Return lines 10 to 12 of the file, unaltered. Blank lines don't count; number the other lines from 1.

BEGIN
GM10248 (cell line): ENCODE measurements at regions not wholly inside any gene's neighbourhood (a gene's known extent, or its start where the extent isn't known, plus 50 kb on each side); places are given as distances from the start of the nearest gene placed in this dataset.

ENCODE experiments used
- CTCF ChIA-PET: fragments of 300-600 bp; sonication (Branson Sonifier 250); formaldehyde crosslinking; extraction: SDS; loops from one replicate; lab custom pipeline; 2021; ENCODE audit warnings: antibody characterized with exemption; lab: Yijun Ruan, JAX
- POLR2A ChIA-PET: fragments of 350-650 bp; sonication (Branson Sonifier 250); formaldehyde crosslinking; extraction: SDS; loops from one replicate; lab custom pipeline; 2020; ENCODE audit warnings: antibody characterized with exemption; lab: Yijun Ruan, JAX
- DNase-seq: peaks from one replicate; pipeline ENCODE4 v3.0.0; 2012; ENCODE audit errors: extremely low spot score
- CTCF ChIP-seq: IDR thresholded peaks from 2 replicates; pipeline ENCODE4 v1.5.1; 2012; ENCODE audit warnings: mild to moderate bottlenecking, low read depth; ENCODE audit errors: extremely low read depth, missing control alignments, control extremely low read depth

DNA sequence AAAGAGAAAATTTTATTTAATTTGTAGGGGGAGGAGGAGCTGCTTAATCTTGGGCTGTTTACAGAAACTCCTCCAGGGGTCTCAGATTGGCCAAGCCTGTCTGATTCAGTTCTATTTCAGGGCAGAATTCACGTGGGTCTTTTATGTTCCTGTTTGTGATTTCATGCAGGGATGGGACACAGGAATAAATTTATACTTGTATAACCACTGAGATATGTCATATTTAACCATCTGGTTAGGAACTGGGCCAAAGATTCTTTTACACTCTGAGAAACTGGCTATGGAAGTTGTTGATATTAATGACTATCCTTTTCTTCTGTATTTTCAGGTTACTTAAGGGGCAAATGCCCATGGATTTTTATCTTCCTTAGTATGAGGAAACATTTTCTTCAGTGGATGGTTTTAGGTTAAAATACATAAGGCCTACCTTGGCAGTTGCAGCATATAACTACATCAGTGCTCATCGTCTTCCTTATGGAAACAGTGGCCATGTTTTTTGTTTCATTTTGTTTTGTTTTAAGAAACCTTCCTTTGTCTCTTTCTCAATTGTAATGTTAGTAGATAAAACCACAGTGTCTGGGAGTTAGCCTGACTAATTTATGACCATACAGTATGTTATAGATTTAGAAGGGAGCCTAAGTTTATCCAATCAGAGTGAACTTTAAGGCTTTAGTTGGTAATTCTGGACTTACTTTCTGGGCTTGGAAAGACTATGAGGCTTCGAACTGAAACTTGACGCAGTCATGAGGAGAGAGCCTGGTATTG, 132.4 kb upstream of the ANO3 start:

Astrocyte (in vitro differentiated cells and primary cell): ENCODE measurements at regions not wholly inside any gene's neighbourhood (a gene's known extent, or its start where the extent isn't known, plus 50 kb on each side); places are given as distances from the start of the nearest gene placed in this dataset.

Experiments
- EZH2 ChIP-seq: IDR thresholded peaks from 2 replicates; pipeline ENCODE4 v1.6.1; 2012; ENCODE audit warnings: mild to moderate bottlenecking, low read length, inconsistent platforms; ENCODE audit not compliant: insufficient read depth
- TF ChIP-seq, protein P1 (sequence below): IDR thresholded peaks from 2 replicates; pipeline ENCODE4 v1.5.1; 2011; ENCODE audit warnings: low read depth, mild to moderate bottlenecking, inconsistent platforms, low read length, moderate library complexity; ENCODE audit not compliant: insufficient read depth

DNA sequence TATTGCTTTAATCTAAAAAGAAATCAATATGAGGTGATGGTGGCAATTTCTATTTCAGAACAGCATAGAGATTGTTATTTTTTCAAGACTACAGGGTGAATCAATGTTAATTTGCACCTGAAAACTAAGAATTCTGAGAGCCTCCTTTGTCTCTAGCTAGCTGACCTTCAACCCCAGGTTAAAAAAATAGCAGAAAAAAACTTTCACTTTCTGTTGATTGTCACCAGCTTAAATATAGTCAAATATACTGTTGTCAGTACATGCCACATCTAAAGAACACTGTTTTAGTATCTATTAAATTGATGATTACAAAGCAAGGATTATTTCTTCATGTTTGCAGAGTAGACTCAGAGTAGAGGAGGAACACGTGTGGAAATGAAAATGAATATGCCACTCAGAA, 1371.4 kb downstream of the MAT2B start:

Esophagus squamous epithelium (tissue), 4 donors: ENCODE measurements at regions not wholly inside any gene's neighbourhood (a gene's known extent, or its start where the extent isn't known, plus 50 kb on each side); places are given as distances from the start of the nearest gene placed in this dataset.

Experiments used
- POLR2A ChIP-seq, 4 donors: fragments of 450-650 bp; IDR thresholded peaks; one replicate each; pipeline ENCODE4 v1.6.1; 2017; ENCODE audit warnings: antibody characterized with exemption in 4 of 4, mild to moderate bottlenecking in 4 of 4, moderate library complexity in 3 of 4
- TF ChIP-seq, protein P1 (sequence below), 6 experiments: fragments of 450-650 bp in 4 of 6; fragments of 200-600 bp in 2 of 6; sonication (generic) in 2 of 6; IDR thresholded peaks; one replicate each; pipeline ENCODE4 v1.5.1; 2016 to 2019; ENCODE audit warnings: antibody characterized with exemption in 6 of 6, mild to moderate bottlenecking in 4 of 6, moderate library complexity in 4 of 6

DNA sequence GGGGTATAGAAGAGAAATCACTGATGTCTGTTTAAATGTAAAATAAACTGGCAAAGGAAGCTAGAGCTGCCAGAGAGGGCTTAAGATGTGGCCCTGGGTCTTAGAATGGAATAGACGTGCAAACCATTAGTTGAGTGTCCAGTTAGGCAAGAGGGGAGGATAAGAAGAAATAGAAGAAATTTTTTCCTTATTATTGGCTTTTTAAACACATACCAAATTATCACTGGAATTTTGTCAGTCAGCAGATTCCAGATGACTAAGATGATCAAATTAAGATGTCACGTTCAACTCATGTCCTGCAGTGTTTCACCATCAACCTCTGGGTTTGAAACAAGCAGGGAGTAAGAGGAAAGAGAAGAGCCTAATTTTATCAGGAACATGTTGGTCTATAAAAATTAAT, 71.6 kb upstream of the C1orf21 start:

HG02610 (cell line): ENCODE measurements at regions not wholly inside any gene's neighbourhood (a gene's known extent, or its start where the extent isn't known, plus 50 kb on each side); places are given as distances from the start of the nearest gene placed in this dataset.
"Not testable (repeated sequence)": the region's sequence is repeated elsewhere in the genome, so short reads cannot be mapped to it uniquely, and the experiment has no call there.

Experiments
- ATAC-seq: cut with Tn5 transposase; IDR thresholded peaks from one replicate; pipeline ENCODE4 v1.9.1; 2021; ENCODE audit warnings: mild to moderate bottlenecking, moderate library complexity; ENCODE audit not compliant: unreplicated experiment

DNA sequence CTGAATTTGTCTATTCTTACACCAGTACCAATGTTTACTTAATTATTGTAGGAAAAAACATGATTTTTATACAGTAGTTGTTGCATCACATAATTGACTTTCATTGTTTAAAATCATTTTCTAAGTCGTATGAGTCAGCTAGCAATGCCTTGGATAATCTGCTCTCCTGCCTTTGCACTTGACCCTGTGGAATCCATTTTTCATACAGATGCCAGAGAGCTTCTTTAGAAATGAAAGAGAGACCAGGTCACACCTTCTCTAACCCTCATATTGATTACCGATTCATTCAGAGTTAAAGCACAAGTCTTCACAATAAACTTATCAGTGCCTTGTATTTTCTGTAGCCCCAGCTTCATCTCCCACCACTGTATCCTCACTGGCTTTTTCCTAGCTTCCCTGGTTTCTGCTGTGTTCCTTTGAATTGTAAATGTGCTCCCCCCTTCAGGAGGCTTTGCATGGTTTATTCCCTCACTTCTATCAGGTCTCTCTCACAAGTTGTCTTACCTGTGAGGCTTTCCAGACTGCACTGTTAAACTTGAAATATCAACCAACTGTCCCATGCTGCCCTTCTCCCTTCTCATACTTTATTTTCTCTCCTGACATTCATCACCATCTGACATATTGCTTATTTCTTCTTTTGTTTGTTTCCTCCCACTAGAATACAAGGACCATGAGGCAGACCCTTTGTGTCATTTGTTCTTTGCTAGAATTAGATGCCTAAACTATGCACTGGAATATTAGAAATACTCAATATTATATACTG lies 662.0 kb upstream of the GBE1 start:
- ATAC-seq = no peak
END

- EZH2 ChIP-seq: IDR thresholded peaks from 2 replicates; pipeline ENCODE4 v1.6.1; 2012; ENCODE audit warnings: mild to moderate bottlenecking, low read length, inconsistent platforms; ENCODE audit not compliant: insufficient read depth
- TF ChIP-seq, protein P1 (sequence below): IDR thresholded peaks from 2 replicates; pipeline ENCODE4 v1.5.1; 2011; ENCODE audit warnings: low read depth, mild to moderate bottlenecking, inconsistent platforms, low read length, moderate library complexity; ENCODE audit not compliant: insufficient read depth

DNA sequence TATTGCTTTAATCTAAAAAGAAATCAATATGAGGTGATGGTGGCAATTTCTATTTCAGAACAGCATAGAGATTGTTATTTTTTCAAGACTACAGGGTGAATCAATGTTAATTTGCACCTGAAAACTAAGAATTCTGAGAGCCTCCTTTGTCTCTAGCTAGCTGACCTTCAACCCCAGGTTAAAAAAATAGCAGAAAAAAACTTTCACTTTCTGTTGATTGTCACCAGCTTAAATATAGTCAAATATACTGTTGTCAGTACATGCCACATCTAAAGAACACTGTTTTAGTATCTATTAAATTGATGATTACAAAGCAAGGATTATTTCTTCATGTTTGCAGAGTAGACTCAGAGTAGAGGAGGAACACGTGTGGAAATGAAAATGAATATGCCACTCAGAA, 1371.4 kb downstream of the MAT2B start: